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 GPS altitude : wgs84 / msl / geodetic corrections
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rwcx183

81 Posts

Posted - 05 juin 2004 :  19:25:22  Show Profile  Reply with Quote


Translating WGS84 coordinates
Many GPS users may not be aware of a potential discrepancy between the altitude reported by their GPS and their actual altitude. GPS receivers calculate position first in a coordinate system known as ECEF XYZ. That just means Earth Centered Earth Fixed xyz. The WGS84 defined center of the earth is given the coordinates 0,0,0. The x-axis extends from that center, to a point at the equator where the longitude is 0 and of course, in the negative direction to a point at the equator where the longitude is 180 degrees. The y-axis extends from the origin at the center of the earth, to a point at the equator where the longitude is 90 degrees east (for the + direction) and longitude 90 degrees west (for the -direction). Lastly, the z-axis is the same as the earth's polar axis. That is, it extends to the north pole (+) and to the south pole (-). This is all fine and dandy, but if I gave you coordinates of a position in this coordinate system, few people would be able to tell even roughly where that was. We're all much more familiar with latitude, longitude and elevation. So usually, GPS manufacturers will translate the ECEF XYZ coordinates to lat/lon/elev coordinates that we can understand. For latitude and longitude, this is not so hard to convert for those of us that still remember high school geometry.

The trouble with altitude.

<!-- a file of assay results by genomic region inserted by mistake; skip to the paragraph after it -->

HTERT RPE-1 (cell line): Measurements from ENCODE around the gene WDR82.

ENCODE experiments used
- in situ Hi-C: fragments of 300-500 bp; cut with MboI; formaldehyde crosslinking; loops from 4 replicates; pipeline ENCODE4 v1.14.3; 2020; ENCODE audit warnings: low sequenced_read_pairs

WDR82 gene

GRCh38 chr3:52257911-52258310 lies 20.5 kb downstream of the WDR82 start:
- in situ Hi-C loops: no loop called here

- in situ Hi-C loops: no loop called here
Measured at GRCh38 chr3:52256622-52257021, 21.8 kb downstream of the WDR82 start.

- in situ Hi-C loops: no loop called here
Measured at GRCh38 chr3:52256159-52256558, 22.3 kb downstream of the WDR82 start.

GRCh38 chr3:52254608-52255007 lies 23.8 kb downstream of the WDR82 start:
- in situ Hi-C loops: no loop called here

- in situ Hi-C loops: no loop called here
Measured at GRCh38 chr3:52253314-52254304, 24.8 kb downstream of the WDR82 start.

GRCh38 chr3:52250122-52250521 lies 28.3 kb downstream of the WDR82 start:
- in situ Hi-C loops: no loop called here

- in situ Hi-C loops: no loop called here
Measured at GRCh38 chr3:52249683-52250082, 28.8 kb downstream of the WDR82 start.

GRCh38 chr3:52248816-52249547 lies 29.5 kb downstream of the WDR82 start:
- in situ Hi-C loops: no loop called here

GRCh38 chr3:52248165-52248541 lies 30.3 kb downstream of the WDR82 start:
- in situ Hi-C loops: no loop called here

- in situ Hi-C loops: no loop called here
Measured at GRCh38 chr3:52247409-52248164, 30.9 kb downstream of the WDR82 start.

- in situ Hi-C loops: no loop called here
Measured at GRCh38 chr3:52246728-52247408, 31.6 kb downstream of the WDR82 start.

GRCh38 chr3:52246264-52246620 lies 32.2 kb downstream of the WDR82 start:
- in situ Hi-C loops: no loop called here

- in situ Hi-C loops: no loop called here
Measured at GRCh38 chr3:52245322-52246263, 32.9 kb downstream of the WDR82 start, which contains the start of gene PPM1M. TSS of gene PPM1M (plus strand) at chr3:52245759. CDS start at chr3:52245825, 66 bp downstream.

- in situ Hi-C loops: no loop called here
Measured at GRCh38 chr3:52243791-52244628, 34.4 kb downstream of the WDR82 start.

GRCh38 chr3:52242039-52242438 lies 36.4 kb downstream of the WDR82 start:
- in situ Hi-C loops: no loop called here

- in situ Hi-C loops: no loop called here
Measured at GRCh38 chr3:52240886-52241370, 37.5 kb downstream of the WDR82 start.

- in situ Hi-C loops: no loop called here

We have to make some assumptions about the shape of the earth. WGS84 has defined that shape to be an ellipsoid, with a major and minor axis. The particular dimensions chosen are only an approximation to the real shape. Ideally, such an ellipsoid would correspond precisely to "sealevel" everywhere in the world. As it turns out, there are very few places where the WGS84 ellipsoid definition coincides with sealevel. On average, the discrepancy is zero, but that doesn't help much when you're standing at the water's edge of an ocean beach and your GPS is reading -100ft below sealevel. The deviation can be as large as 300ft in some isolated locations. When the National Marine Electronics Association came up with the NMEA standard, they decreed that altitudes reported via NMEA protocol, shall be relative to mean (average) sea level. This posed a problem for GPS manufacturers. How to report altitudes relative to mean sea level, when they were only calculating altitude relative to the WGS84 ellipsoid. Ignoring the discrepancy wasn't likely to make GPS users very happy. As it happens, there is actually a model of the difference between the WGS84 ellipsoid and mean sea level. This involves harmonic expansions at the 360th order. It's a very good model, but rather unusable in a handheld device. It was determined that this model could be made into a fairly simple lookup table included in the GPS receiver. The table is usually fairly coarse lat/lon wise, but the ellipsoid to mean sea level variation, known as geoidal separation, varies slowly as you move in lat/lon. So, the GPS receiver calculates an ellipsoidal elevation and then applies an interpolated correction to that, from the lookup table and the result is reported via NMEA protocol. Additionally, NMEA allows the reporting of the geoidal separation, as a separate parameter, for folks that might want to do their own ellipsoidal to geoidal corrections. Simply adding the altitude above mean sea level reported, to the geoidal separation value reported, nets the original ellipsoidal altitude. From that point, the user (with lots of time on his hands) can re-calculate the altitude above mean sea level, using whatever model he wishes. Very few of us would ever do that, as the GPS receiver calculated and corrected altitudes are plenty good enough.